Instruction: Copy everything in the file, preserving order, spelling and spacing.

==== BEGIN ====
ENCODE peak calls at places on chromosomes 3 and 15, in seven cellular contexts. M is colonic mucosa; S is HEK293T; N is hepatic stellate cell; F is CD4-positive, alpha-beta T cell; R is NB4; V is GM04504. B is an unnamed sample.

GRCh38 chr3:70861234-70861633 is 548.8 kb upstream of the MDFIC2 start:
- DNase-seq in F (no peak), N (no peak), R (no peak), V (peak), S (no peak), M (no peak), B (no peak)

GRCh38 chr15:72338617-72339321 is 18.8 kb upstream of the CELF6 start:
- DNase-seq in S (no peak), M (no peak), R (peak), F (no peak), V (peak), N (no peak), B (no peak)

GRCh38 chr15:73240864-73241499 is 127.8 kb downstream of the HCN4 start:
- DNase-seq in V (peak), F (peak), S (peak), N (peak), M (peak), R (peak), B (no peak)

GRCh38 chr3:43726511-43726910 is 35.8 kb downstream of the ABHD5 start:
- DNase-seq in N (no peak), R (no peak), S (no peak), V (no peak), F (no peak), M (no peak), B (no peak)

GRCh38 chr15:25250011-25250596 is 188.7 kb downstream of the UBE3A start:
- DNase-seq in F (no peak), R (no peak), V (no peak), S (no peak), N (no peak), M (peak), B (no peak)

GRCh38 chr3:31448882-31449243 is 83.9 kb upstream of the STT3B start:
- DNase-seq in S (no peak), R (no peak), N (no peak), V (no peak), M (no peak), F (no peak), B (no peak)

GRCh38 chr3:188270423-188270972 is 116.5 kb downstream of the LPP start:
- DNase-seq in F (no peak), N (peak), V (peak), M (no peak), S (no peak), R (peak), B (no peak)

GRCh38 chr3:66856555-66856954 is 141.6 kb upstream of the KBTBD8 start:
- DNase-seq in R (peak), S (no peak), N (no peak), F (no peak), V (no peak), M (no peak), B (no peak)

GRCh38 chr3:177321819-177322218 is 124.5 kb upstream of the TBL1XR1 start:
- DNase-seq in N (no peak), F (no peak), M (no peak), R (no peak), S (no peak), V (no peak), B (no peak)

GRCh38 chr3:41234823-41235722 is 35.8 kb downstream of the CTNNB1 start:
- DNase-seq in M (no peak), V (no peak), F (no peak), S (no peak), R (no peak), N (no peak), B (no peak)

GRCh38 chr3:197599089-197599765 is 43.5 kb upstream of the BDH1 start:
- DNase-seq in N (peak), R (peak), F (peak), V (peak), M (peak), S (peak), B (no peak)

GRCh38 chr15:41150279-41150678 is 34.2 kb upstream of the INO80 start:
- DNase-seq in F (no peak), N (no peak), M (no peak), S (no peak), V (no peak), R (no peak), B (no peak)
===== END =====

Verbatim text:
ENCODE peak calls at places on chromosomes 3 and 15, in seven cellular contexts. M is colonic mucosa; S is HEK293T; N is hepatic stellate cell; F is CD4-positive, alpha-beta T cell; R is NB4; V is GM04504. B is an unnamed sample.

GRCh38 chr3:70861234-70861633 is 548.8 kb upstream of the MDFIC2 start:
- DNase-seq in F (no peak), N (no peak), R (no peak), V (peak), S (no peak), M (no peak), B (no peak)

GRCh38 chr15:72338617-72339321 is 18.8 kb upstream of the CELF6 start:
- DNase-seq in S (no peak), M (no peak), R (peak), F (no peak), V (peak), N (no peak), B (no peak)

GRCh38 chr15:73240864-73241499 is 127.8 kb downstream of the HCN4 start:
- DNase-seq in V (peak), F (peak), S (peak), N (peak), M (peak), R (peak), B (no peak)

GRCh38 chr3:43726511-43726910 is 35.8 kb downstream of the ABHD5 start:
- DNase-seq in N (no peak), R (no peak), S (no peak), V (no peak), F (no peak), M (no peak), B (no peak)

GRCh38 chr15:25250011-25250596 is 188.7 kb downstream of the UBE3A start:
- DNase-seq in F (no peak), R (no peak), V (no peak), S (no peak), N (no peak), M (peak), B (no peak)

GRCh38 chr3:31448882-31449243 is 83.9 kb upstream of the STT3B start:
- DNase-seq in S (no peak), R (no peak), N (no peak), V (no peak), M (no peak), F (no peak), B (no peak)

GRCh38 chr3:188270423-188270972 is 116.5 kb downstream of the LPP start:
- DNase-seq in F (no peak), N (peak), V (peak), M (no peak), S (no peak), R (peak), B (no peak)

GRCh38 chr3:66856555-66856954 is 141.6 kb upstream of the KBTBD8 start:
- DNase-seq in R (peak), S (no peak), N (no peak), F (no peak), V (no peak), M (no peak), B (no peak)

GRCh38 chr3:177321819-177322218 is 124.5 kb upstream of the TBL1XR1 start:
- DNase-seq in N (no peak), F (no peak), M (no peak), R (no peak), S (no peak), V (no peak), B (no peak)

GRCh38 chr3:41234823-41235722 is 35.8 kb downstream of the CTNNB1 start:
- DNase-seq in M (no peak), V (no peak), F (no peak), S (no peak), R (no peak), N (no peak), B (no peak)

GRCh38 chr3:197599089-197599765 is 43.5 kb upstream of the BDH1 start:
- DNase-seq in N (peak), R (peak), F (peak), V (peak), M (peak), S (peak), B (no peak)

GRCh38 chr15:41150279-41150678 is 34.2 kb upstream of the INO80 start:
- DNase-seq in F (no peak), N (no peak), M (no peak), S (no peak), V (no peak), R (no peak), B (no peak)